How I Started – Peter Foden

Peter Foden

  • Archivist to His Grace the Duke of Rutland, Belvoir Castle
  • Hon Teaching Fellow, CAIS, Dundee University
  • Associate Tutor, Department of Information Studies, UCL
  • Genealogist & Palaeographer, trading as Peter Foden Consultancy Limited www.peterfoden.com

That’s not my historic CV, by the way, but what I am doing right now. It’s almost a job for every day of the week, isn’t it? Throw in (for good measure) short spells as a Business Archivist, City Archivist, Records Manager, and Freedom of Information Consultant, and you might either say I’ve “done it all” or that I am “Jack of All Trades” rather than “Master of Archive Administration” (which is what it says on my certificate from Liverpool University).

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Pretending to programme: meeting Delegation of Chinese Archivists at Liverpool University, 1986

I’ve started more than once.

Archivist Brett Harrison was an early mentor, as he swept up the neglected archives of Furness into a new Record Office behind Barrow Reference Library. The unique pot-pourri of Vickers-Armstrong warship blueprints and solicitors’ parchment (with a hint of fumigating Thymol) was infused throughout the building by the BS5454 air conditioning, and drew me in. Watching Roots, Centennial, and Michael Wood’s The Anglo-Saxons on TV, and the Schools Council History Project which my school pioneered, had got me hooked on the idea of encountering people of the past first-hand through their written and material traces. First degree in Anglo-Saxon and History, Masters in Archive Administration, Assistant Archivist job in the Shropshire County Archives; so far, so conventional.

Also conventional was my pact with my wife when we married that whoever got a job first, we’d move there. I won. Lincoln’s Inn was hiring its first ever Archivist, only for a year, but on the strength of it we moved to Northolt and I was a daily commuter on the Central Line. That experience told me that I thrived on starting something new, and that there was something special about an archive that was organic within an institution: not collected, transferred, purchased, or discarded and rescued, but treasured – and used – in-house.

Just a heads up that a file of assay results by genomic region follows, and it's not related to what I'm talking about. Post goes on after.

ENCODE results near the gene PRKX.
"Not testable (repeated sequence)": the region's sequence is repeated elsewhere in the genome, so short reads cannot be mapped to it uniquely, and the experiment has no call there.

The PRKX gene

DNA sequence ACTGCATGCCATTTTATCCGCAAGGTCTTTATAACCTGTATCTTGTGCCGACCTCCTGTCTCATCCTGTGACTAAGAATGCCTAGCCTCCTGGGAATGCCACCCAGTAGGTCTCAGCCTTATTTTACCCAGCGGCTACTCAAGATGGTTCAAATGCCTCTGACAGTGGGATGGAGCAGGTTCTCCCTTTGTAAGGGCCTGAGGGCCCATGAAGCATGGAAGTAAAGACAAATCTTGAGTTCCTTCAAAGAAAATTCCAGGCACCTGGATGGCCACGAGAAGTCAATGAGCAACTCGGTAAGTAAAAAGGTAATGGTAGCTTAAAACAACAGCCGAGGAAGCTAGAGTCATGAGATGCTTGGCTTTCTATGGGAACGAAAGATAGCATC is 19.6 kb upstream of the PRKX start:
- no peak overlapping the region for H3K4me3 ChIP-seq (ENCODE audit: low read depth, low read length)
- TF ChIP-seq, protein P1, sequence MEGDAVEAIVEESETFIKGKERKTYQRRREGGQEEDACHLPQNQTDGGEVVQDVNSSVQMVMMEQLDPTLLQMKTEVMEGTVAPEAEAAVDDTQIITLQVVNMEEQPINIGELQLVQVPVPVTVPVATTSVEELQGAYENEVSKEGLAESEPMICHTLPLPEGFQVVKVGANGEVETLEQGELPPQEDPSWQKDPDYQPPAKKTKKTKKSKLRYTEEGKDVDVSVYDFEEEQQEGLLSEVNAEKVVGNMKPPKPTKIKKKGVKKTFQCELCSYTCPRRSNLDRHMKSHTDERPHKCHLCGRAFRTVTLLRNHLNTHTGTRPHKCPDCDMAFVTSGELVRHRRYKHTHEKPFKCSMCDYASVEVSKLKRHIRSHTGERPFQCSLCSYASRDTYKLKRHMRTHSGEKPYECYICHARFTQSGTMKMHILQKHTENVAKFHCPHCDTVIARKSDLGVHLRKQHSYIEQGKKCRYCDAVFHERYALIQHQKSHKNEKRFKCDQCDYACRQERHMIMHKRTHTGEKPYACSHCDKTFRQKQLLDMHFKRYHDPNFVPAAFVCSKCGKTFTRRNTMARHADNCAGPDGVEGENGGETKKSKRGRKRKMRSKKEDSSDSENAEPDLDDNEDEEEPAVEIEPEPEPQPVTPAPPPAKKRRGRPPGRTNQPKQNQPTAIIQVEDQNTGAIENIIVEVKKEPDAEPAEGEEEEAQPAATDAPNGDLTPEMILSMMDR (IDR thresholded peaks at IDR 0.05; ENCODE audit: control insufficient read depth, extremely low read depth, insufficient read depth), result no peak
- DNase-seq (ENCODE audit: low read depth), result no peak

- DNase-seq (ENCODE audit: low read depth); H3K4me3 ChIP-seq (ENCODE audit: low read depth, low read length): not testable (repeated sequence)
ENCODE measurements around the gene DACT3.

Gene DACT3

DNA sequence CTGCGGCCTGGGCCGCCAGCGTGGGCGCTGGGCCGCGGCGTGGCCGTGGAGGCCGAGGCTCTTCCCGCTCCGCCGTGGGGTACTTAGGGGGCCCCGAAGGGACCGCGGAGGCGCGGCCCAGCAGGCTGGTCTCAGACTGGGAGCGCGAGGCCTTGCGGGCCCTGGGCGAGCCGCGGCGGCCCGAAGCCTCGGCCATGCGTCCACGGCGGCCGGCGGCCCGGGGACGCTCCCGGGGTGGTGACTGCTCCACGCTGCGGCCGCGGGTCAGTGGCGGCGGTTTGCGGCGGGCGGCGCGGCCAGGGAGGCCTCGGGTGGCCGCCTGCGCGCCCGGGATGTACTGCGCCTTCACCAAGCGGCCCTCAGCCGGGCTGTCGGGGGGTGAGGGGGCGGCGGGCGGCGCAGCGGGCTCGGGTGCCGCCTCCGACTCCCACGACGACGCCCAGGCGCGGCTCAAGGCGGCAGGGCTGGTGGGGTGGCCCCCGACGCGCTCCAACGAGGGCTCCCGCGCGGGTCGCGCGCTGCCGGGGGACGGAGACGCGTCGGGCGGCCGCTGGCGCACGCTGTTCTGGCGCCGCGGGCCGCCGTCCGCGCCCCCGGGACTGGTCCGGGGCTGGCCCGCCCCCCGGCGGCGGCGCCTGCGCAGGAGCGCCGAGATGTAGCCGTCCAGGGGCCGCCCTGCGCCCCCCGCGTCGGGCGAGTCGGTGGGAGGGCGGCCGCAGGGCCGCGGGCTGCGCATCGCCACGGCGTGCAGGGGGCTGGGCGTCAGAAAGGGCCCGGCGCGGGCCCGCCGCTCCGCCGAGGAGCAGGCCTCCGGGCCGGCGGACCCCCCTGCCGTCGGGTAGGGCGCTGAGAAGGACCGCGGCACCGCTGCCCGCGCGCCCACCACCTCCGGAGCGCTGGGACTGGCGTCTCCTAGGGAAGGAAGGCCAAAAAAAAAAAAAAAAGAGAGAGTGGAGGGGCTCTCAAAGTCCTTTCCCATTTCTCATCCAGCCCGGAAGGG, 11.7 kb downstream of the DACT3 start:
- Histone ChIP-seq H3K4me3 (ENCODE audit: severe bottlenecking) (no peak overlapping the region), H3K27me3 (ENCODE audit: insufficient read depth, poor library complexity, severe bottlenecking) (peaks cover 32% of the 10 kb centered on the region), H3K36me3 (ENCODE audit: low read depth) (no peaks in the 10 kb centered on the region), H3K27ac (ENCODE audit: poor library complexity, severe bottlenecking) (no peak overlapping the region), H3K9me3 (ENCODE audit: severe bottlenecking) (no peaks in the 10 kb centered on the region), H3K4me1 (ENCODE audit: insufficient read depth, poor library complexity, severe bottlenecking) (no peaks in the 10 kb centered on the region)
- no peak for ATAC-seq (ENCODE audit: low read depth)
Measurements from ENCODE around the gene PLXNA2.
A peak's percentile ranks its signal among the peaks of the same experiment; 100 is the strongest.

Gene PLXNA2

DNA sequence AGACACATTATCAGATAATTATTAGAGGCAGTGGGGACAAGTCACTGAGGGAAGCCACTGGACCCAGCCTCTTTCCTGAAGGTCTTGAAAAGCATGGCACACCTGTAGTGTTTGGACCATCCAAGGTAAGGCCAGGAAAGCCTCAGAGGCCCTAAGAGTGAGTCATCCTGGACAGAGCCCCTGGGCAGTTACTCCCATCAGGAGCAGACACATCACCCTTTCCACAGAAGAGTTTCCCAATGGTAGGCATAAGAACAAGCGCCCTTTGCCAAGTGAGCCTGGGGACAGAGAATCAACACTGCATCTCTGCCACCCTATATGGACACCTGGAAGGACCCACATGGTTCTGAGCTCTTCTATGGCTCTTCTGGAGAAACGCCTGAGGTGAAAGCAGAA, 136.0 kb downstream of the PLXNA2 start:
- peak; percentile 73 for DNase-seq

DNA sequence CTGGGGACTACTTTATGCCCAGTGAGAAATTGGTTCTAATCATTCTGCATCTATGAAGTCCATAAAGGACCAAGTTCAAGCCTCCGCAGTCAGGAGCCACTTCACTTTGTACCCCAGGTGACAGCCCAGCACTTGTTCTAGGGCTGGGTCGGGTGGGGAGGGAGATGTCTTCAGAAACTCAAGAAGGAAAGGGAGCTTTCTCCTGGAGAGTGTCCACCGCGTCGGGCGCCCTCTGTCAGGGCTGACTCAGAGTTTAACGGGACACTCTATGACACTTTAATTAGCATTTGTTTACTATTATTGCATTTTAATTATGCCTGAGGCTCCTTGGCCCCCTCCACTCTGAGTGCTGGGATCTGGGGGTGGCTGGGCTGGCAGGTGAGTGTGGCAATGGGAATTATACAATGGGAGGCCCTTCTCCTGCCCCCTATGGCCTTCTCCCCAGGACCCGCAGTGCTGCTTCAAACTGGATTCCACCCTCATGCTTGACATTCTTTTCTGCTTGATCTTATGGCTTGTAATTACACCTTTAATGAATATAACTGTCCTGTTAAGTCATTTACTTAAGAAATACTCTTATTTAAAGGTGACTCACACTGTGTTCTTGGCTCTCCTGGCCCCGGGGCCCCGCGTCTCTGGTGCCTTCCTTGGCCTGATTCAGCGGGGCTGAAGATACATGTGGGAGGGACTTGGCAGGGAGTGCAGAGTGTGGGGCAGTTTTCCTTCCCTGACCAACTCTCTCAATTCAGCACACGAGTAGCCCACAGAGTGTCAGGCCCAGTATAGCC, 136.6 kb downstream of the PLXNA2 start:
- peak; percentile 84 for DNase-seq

So moving on at the end of my contract to another Institution that had recently decided to recruit an Archivist was a natural progression. OUP (Oxford University Press) had just closed its Printing House, and needed a curator of industrial artefacts rescued from dissolution (as well as of archives and antiques, and, some said, “conscience”). Persuasion and pragmatism respectively overcame and accommodated the initially inadequate budget and we opened the new Museum in 1992. It was a proud achievement, jointly with Martin Andrews of Reading University’s Department of Typography, through which I learned about communication, teamwork and project management.

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Pretending to print in the OUP Museum, 1996 (with Sue Shaw at the launch of ‘Operation Hannibal’, http://www.typearchive.org

Any empire-building ambitions I had were (rightly but gallingly) thwarted. But funds were found to hire gap-year students to collect, list, and shunt archives around the Walton Street building site until they finally came to rest in our new repository. We also paid Typography Students from Reading University to design museum and travelling exhibitions. Again, I learned something new about myself, that I enjoy mentoring and encouraging young professionals. Several of those students are now very successful archivists themselves (you know who you are!).